John met his second wife when she came to him for music lessons. When he told his children he was going to marry Helene Olney, they objected. She was only a few years older than his oldest daughter, Viola. Supposedly, John said, "If you will all promise never to marry, and will stay with me, I will not marry." The four children decided their father could marry with their blessings.

John and Helene were married and had one child in 1907—Marvyn. By the time Marvyn was 9 or 10 John had retired from playing his horn. He said that horn players "lose their lip". John and his wife traveled all around the U.S. and one summer after World War I was over, they did "the Grand Tour" of Europe. I think they took their car with them.

Marvyn died in 1926 when he was a freshman at the University of Chicago. He died of polio during one of the epidemics that seemed to happen every year or so. His mother was devastated and never recovered from the shock. She developed breast cancer and died a year or so later.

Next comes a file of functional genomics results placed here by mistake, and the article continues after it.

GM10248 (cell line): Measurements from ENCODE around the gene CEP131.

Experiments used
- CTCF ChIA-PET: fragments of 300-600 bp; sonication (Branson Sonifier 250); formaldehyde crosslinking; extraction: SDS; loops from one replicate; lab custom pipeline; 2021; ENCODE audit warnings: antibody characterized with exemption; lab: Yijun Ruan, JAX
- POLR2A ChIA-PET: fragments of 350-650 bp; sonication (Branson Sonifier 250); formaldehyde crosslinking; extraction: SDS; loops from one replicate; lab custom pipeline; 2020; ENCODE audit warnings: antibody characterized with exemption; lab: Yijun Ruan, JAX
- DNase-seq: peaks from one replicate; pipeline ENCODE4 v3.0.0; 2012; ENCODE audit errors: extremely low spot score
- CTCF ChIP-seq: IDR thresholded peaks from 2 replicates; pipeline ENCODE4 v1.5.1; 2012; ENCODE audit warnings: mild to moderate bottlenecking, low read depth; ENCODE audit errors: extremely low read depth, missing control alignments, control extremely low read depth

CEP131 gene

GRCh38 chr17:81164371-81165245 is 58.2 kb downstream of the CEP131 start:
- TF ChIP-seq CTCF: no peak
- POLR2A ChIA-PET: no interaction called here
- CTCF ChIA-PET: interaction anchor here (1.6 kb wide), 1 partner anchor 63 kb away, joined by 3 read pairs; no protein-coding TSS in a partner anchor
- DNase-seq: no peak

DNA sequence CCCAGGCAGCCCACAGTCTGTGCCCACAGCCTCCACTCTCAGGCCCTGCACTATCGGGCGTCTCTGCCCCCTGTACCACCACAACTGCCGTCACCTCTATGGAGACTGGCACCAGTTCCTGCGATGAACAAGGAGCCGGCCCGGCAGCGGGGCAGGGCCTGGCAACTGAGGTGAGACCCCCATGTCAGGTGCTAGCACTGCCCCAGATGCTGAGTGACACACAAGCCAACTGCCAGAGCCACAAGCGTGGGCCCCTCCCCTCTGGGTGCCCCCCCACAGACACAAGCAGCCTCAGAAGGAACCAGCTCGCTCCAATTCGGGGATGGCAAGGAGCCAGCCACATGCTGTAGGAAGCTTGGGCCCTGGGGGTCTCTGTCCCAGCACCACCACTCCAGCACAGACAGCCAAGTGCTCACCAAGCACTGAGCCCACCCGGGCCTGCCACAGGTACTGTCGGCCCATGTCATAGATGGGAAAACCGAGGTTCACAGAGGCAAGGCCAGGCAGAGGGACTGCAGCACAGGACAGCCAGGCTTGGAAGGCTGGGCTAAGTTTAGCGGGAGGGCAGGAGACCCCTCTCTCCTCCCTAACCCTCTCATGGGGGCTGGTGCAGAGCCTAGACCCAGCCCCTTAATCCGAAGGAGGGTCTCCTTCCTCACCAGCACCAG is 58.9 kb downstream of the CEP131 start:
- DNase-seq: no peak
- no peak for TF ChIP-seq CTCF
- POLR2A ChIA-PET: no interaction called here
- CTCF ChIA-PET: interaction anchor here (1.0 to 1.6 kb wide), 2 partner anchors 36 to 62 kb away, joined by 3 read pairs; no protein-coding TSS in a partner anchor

At about this time (the Roaring 20s), Violas husband Jack and Lily's husband Dick, who were brothers and both army officers, decided to get out of the army and go into stock market investing where people were making lots of money. That turned out to be very bad timing because the market crashed in 1929. It was the beginning of the depression that lasted about 10 years. Jack and Dick lost all they had, so the two wives asked their father John Quinn if they could stay with him temporarily. John had lost some money in the stock market, but he still had two apartment buildings he had built and a house all debt free.

So John Quinn had a full house again. There was Jack and Viola, their three children plus Dick along with their mother, 'Mud', who lived in the maid's room off the kitchen. She had been an army wife all her married life, so on Sundays she tuned in to the U.S. Army Hour on the radio while John, ever the musician, tuned his radio on to the Metropolitan Opera. Every Sunday they had a battle of the radios. I remember that because Sunday was the day we usually drove from our home in Gary to Chicago to visit Grandpa Quinn.